Notes from the Playwright of A Christmas Carol, 1933

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Frank Robinson, Jr.

Frank Robinson, Jr. photo, Clint Brandhagan

Playwright’s Notes, A Christmas Carol, 1933

There are few authors, except perhaps Shakespeare, that have had their work so turned, adapted, and twisted as Charles Dickens.  And, like classic filmmaker Frank Capra (Meet John Doe, It’s a Wonderful Life), few auteur and authors have so adeptly conveyed all aspects of the human condition as Dickens.  As with Shakespeare and Capra we turn to Dickens again and again, reminding ourselves of our common humanity and shared journeys as “fellow passengers to the grave”, as Scrooge’s nephew Fred puts it.  In A Christmas Carol, Dickens not only gives us another redemption story but he adeptly conveys the message that there is good in each one of us.  This good may be buried deep, but nonetheless it is there, awaiting a grand awakening, a jolting of one’s senses to bring it to full fruition.  To ignore this awakening is sure and utter spiritual death.

This play began as a straight adaptation of A Christmas Carol.  After viewing and performingbob_cratchit_barnard1877c in numerous versions, some truer to Dickens’ original than others, I decided to try my hand at creating yet one more stage version of the classic story. Beginning with the original work, I soon discovered that a good bit of Dickens’ story either gets re-worked or left out entirely.  One of the most perplexing omissions is the character of Christmas Past, who in Dickens is not a wizened old woman, as the Spirit appears in many versions, but “a strange figure-like a child: yet not so like a child as like an old man”.  There are other characters that for dramatic exigencies have never been brought to life.  Two of these I have named Harry and Caroline, a married couple in debt to Scrooge.  In the original text they provide a nice counterpoint to Fred and his wife (in this version named Susanna) but, as far as I have found, they have never been included in any stage version.  Dickens created many nameless characters in A Christmas Carol and while anonymity may work successfully in prose, on stage most characters demand a name and I have obliged.

When approached by The Parlor Room Theater with an offer to produce the play, one requirement dictated by circumstance was the necessity to pare down the staging and size of the cast.  Rather than do a straight staged reading of the play, I contemplated how to enfold it within new material, to bookend it if you will, so that the full drama of Dickens work would become a part of something new, and hopefully, complementary.  A staged reading is much like a radio play and that thought led me to remember that Lionel Barrymore had performed a radio version of A Christmas Carol in 1934.  This was Barrymore’s radio debut (he played Scrooge) and reportedly the first American radio version of the classic tale.  I wondered, “Suppose Barrymore had not shown up?” and that thought was the genesis of A Christmas Carol, 1933.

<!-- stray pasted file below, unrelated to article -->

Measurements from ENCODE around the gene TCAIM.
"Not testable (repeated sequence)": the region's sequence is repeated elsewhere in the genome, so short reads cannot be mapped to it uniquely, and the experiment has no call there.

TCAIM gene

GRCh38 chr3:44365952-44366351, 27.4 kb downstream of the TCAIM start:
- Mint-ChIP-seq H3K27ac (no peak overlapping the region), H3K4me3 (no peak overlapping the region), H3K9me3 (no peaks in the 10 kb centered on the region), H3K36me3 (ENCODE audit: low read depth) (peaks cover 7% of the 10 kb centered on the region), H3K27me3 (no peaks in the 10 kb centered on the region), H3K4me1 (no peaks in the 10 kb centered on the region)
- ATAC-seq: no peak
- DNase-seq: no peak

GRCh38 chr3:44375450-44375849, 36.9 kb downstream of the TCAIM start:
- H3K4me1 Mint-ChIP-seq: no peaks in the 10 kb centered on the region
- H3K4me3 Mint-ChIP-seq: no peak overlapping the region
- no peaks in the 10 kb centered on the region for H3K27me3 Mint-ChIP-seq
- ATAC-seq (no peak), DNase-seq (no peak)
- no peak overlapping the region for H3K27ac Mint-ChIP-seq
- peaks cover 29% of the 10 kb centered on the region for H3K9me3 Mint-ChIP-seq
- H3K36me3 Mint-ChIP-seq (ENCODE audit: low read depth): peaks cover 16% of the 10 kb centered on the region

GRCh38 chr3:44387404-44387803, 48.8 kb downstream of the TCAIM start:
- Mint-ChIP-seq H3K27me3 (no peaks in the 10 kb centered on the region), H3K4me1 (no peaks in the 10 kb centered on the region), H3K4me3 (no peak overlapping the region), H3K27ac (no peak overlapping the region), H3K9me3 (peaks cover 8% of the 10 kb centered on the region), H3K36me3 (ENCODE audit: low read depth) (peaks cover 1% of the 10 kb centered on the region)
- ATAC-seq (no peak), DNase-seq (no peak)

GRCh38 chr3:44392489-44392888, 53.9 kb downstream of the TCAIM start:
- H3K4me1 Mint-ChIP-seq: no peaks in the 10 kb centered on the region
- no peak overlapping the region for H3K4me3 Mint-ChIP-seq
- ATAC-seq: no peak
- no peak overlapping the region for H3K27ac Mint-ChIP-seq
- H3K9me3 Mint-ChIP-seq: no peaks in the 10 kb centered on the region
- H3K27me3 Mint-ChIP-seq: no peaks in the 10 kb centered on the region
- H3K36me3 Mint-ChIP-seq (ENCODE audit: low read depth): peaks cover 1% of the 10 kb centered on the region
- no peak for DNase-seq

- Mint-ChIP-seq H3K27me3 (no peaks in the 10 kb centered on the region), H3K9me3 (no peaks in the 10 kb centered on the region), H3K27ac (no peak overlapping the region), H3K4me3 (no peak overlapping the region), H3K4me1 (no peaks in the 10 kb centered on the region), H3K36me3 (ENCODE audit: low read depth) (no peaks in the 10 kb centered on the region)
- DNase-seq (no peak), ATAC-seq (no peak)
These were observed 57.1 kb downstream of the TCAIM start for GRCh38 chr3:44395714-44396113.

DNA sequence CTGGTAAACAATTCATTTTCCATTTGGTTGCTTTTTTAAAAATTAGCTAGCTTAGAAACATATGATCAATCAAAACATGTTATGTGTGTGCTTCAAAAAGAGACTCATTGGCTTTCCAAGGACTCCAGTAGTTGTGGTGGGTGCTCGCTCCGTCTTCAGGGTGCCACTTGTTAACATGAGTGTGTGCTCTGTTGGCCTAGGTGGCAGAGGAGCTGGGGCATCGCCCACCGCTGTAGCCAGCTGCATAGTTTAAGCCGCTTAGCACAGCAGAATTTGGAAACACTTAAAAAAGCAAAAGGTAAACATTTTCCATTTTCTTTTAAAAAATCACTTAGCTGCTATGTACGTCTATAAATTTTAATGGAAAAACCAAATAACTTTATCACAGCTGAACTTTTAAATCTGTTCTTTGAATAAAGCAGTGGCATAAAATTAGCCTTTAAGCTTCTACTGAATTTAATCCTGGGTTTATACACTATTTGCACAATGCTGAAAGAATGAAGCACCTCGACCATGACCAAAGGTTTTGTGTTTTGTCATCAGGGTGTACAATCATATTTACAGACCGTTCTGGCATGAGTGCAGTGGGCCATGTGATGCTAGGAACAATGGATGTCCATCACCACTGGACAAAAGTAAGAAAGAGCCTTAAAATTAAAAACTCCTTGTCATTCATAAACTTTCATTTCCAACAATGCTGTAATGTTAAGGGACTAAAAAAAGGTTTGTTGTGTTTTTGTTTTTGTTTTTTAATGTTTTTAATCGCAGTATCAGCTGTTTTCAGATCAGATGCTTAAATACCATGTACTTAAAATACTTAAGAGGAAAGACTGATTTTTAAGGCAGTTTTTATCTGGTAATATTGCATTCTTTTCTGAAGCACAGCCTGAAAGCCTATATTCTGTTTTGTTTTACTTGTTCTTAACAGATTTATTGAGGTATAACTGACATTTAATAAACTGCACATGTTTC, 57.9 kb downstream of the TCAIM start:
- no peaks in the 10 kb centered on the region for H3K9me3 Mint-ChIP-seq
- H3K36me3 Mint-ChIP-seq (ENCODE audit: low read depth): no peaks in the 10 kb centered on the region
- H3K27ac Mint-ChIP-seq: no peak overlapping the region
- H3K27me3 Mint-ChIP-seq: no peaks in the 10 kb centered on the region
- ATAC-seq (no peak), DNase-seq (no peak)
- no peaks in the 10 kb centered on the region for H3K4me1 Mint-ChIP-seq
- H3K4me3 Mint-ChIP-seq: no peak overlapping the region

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The choice of 1933 as the year of our “little caravan of court jesters” production was deliberate.  As the effects of the industrial revolution in Dickens’ Victorian England touched everyone whether young or old, rich or poor, so the Great Depression in the United States also affected all classes and conditions.  In A Christmas Carol, 1933 we have seven characters on a shared journey of survival and discovery.  Like Dickens’ characters they meet their daily challenges in different ways and walk alongside “their fellow beings” with empathy – or not. Yet despite its hardships 1933 was also a year of hope, a year awakening with redemption.  President Franklin D. Roosevelt was inaugurated at the beginning of the year.  His vitality, optimism, and determination to move the country out of the Depression and toward a society that cared for those in need, as well as one that acknowledged the dignity of all human beings, mirrored many of the goals of the reformers of Dickens’ time, especially in regard to dispelling want and ignorance.

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That message, encased in all of Dickens’ works, but especially in A Christmas Carol, is perhaps his most strident cry from his resting place in Westminster Abbey, expressed so eloquently by Christmas Present, “This boy is Ignorance.  This girl is Want.  Beware them both and all of their degree but most of all beware this boy, for on his brow I see that written which is Doom, unless the writing be erased by the hand that has written it there.”

– Frank Robinson, Jr., 2014

A Christmas Carol, 1933 runs December 15 – 18, 2016 at the Callan Theater in Washington, D.C.

Read more about the production here.

Get tickets here.

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